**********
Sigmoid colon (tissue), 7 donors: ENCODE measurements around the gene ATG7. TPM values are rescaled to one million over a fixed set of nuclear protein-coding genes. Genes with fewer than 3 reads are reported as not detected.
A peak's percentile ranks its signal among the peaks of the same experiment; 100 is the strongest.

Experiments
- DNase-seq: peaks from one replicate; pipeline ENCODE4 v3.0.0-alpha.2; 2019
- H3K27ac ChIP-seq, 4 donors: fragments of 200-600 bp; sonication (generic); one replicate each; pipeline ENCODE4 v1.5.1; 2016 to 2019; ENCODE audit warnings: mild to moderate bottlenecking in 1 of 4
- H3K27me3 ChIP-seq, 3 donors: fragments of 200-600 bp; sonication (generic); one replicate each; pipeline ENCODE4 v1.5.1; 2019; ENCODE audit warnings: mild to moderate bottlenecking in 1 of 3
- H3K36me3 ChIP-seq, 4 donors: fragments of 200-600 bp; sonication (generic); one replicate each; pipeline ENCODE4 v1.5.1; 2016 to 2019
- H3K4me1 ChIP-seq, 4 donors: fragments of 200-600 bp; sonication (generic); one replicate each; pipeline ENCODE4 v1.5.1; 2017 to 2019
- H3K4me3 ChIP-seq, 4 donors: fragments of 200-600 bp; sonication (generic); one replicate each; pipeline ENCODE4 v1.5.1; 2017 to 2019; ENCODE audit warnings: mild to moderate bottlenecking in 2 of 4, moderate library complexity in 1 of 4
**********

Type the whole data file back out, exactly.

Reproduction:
Sigmoid colon (tissue), 7 donors: ENCODE measurements around the gene ATG7. TPM values are rescaled to one million over a fixed set of nuclear protein-coding genes. Genes with fewer than 3 reads are reported as not detected.
A peak's percentile ranks its signal among the peaks of the same experiment; 100 is the strongest.

Experiments
- DNase-seq: peaks from one replicate; pipeline ENCODE4 v3.0.0-alpha.2; 2019
- H3K27ac ChIP-seq, 4 donors: fragments of 200-600 bp; sonication (generic); one replicate each; pipeline ENCODE4 v1.5.1; 2016 to 2019; ENCODE audit warnings: mild to moderate bottlenecking in 1 of 4
- H3K27me3 ChIP-seq, 3 donors: fragments of 200-600 bp; sonication (generic); one replicate each; pipeline ENCODE4 v1.5.1; 2019; ENCODE audit warnings: mild to moderate bottlenecking in 1 of 3
- H3K36me3 ChIP-seq, 4 donors: fragments of 200-600 bp; sonication (generic); one replicate each; pipeline ENCODE4 v1.5.1; 2016 to 2019
- H3K4me1 ChIP-seq, 4 donors: fragments of 200-600 bp; sonication (generic); one replicate each; pipeline ENCODE4 v1.5.1; 2017 to 2019
- H3K4me3 ChIP-seq, 4 donors: fragments of 200-600 bp; sonication (generic); one replicate each; pipeline ENCODE4 v1.5.1; 2017 to 2019; ENCODE audit warnings: mild to moderate bottlenecking in 2 of 4, moderate library complexity in 1 of 4